Towards Sensor Modular Autonomy for Persistent Land Intelligence Surveillance and Reconnaissance (ISR) is a paper by Paul A. Thomas, Gillian Marshall, David Faulkner, Philip Kent, Scott Page, Simon Islip, James Oldfield, Toby P. Breckon, Mikolaj E. Kundergorski, David J. Clark, Tim Styles, DSTL, Porton Down, QinetiQ, Cubica Technology, Durham University, Create Technologies Ltd, and AptCore Ltd.
Most land Intelligence, Surveillance, and Reconnaissance (ISR) assets, such as EO/IR cameras, primarily function as data collectors. The responsibility for understanding, decision-making, and sensor control falls on human operators, involving a significant cognitive load. Historically, any automation introduced into the system required creating specialized, centralized systems tailored to specific assets, targets, or environments. This approach resulted in complex, inflexible systems with limited interoperability.
This paper introduces the concept of Autonomous Sensor Modules (ASMs) for land ISR, where these modules can make independent low-level decisions to achieve higher-level objectives. They can seamlessly integrate, with minimal pre-configuration, into a High-Level Decision Making Module (HLDMM) through a middleware integration layer. This fusion of autonomy and interoperability presents challenges related to information fusion and asset management in an autonomous hierarchical system, which this work aims to address.
This paper presents the outcomes of a demonstration system called Sensing for Asset Protection with Integrated Electronic Networked Technology (SAPIENT). SAPIENT was tested in realistic base protection scenarios involving live sensors and targets. The SAPIENT system autonomously handled sensor cueing, intelligent data fusion, sensor tasking, target hand-off, and compensation for compromised sensors, all without human intervention. Importantly, it allowed for the rapid integration of ISR assets during system deployment rather than necessitating pre-design integration. The potential benefits encompass swift interoperability for coalition operations, reduced cognitive burden on operators for situation understanding, and autonomous sensor management in heterogeneous sensor systems.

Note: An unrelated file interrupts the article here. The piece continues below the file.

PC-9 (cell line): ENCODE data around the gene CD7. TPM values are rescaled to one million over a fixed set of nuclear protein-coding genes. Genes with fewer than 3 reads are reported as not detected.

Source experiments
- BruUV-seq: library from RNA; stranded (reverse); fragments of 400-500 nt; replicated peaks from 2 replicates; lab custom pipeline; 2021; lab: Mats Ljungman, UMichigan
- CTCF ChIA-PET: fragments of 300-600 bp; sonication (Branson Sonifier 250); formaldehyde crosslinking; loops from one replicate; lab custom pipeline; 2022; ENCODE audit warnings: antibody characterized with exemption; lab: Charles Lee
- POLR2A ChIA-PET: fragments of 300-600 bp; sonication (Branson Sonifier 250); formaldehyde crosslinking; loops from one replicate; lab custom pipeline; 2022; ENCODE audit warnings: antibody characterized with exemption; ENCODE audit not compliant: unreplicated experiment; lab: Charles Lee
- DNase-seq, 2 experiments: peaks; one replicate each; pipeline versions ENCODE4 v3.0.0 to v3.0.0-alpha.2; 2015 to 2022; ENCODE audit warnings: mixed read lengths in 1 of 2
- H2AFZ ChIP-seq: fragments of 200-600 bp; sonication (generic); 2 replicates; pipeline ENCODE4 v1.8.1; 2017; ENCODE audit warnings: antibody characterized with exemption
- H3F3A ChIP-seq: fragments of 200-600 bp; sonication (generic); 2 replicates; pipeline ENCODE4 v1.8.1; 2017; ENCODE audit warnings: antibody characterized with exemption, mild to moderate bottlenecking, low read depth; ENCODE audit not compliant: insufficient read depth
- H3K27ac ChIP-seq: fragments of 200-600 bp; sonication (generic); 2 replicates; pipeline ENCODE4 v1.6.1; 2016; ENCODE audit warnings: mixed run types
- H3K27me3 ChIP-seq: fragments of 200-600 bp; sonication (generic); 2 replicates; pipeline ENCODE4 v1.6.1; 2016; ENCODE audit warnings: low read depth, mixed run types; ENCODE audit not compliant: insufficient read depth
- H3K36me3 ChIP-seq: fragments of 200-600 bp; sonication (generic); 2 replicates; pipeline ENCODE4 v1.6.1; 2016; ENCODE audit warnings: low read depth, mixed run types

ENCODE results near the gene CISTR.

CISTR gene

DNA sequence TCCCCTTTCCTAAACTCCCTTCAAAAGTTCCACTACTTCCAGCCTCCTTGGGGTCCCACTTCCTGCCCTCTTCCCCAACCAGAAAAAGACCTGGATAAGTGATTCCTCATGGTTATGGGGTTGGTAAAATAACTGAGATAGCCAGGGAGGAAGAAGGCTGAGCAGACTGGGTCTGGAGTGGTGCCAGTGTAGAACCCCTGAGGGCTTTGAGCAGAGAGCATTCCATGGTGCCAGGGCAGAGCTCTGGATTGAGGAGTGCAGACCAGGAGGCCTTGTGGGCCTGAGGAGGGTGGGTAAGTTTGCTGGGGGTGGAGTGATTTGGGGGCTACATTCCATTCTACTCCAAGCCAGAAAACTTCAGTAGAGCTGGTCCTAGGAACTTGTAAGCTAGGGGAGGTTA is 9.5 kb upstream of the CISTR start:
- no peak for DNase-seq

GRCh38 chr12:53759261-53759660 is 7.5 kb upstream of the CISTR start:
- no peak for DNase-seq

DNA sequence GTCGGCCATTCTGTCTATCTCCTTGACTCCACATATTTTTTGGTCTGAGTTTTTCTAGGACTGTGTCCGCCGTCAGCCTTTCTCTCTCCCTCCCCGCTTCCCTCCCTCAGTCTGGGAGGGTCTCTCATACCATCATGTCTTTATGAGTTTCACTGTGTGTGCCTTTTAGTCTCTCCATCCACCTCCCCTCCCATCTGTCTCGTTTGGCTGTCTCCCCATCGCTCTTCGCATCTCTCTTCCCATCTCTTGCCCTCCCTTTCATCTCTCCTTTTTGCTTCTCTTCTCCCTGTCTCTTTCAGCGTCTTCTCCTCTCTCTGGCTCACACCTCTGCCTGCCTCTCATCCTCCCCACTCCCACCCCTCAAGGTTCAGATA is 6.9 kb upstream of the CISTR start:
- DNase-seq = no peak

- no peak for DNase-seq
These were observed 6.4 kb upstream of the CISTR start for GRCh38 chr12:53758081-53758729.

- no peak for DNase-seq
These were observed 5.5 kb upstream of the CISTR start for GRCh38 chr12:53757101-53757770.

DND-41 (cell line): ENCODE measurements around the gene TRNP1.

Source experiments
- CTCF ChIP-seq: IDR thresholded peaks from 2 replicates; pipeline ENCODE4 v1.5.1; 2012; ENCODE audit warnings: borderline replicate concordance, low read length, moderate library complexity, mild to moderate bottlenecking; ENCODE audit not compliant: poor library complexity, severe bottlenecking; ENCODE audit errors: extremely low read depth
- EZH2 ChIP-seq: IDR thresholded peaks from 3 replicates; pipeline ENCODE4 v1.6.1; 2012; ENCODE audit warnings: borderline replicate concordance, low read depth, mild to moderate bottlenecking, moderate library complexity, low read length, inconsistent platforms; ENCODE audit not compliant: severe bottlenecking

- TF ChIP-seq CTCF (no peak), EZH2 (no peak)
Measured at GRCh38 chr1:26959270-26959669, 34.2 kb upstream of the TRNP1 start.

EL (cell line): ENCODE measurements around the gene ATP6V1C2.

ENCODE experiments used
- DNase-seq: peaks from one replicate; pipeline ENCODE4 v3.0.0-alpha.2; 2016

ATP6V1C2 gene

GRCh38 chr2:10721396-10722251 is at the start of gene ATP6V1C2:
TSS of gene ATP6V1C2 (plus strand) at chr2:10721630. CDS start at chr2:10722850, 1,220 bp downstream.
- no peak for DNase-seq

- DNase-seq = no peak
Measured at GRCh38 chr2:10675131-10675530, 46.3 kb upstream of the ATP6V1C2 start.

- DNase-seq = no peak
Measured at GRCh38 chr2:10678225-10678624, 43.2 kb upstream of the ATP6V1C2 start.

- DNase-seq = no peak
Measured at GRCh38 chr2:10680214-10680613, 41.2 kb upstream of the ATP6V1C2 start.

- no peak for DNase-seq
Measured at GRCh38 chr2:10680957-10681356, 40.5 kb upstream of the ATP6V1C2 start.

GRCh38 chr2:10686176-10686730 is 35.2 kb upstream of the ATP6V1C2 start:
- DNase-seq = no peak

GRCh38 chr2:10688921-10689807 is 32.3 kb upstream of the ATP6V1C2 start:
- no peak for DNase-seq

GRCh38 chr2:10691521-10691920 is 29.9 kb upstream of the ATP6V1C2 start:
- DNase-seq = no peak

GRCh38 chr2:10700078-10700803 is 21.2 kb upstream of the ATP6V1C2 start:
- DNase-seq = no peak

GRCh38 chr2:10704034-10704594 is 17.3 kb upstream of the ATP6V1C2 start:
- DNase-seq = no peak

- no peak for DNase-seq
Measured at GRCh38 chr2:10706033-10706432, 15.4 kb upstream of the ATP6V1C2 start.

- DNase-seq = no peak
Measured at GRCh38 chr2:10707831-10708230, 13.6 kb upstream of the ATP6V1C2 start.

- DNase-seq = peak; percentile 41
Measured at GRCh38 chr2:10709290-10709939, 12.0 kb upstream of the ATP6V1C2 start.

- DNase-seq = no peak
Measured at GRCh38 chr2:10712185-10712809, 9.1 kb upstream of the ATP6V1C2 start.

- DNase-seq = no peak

Towards Sensor Modular Autonomy for Persistent Land Intelligence Surveillance and Reconnaissance (ISR) contains the following major sections:
- System Architecture
- Autonomous Sensor Modules
- High-Level Decision-Making Module
- System Integration
- Demonstration and Results
- Conclusions and Future Work
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Authors– Paul A. Thomas, Gillian Marshall, David Faulkner, Philip Kent, Scott Page, Simon Islip, James Oldfield, Toby P. Breckon, Mikolaj E. Kundergorski, David J. Clark, Tim Styles, DSTL, Porton Down, QinetiQ, Cubica Technology, Durham University, Create Technologies Ltd, and AptCore Ltd.
Post Image- Radar ASM engineering GUI showing a black and white video image of the scene; a “radar cone” display showing the radar beam, and detected plots & tracks, a range-Doppler map (objects further up the map being further away, objects moving toward the radar appear to the left of center and objects moving away from the radar appear to the right), a list of current tracks, and a plot of the classification over a moving time window (Image Credit: Authors)